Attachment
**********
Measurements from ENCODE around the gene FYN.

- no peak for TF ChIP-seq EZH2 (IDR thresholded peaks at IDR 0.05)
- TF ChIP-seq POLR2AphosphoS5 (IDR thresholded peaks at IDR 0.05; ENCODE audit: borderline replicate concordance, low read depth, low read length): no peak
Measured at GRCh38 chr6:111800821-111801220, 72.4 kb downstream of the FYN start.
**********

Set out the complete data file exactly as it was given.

Measurements from ENCODE around the gene FYN.

- no peak for TF ChIP-seq EZH2 (IDR thresholded peaks at IDR 0.05)
- TF ChIP-seq POLR2AphosphoS5 (IDR thresholded peaks at IDR 0.05; ENCODE audit: borderline replicate concordance, low read depth, low read length): no peak
Measured at GRCh38 chr6:111800821-111801220, 72.4 kb downstream of the FYN start.